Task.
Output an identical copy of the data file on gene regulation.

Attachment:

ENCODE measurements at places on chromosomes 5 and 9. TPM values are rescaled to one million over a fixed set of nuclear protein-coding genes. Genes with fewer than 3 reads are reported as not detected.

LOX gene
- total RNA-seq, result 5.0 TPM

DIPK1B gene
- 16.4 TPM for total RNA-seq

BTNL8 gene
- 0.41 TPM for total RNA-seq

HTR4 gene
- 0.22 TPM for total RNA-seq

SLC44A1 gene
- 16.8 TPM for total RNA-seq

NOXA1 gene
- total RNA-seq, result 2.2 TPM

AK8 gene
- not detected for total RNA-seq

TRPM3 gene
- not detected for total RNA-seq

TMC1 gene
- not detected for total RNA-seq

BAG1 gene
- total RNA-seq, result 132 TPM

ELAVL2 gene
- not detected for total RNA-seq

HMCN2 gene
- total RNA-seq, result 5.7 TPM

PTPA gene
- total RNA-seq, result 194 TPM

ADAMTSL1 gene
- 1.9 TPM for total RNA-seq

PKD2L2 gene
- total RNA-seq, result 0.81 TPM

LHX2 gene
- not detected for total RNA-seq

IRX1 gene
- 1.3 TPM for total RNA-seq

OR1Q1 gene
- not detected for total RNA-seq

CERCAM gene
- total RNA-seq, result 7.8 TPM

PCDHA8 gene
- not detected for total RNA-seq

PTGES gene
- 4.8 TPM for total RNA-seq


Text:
ENCODE measurements at places on chromosomes 5 and 9. TPM values are rescaled to one million over a fixed set of nuclear protein-coding genes. Genes with fewer than 3 reads are reported as not detected.

LOX gene
- total RNA-seq, result 5.0 TPM

DIPK1B gene
- 16.4 TPM for total RNA-seq

BTNL8 gene
- 0.41 TPM for total RNA-seq

HTR4 gene
- 0.22 TPM for total RNA-seq

SLC44A1 gene
- 16.8 TPM for total RNA-seq

NOXA1 gene
- total RNA-seq, result 2.2 TPM

AK8 gene
- not detected for total RNA-seq

TRPM3 gene
- not detected for total RNA-seq

TMC1 gene
- not detected for total RNA-seq

BAG1 gene
- total RNA-seq, result 132 TPM

ELAVL2 gene
- not detected for total RNA-seq

HMCN2 gene
- total RNA-seq, result 5.7 TPM

PTPA gene
- total RNA-seq, result 194 TPM

ADAMTSL1 gene
- 1.9 TPM for total RNA-seq

PKD2L2 gene
- total RNA-seq, result 0.81 TPM

LHX2 gene
- not detected for total RNA-seq

IRX1 gene
- 1.3 TPM for total RNA-seq

OR1Q1 gene
- not detected for total RNA-seq

CERCAM gene
- total RNA-seq, result 7.8 TPM

PCDHA8 gene
- not detected for total RNA-seq

PTGES gene
- 4.8 TPM for total RNA-seq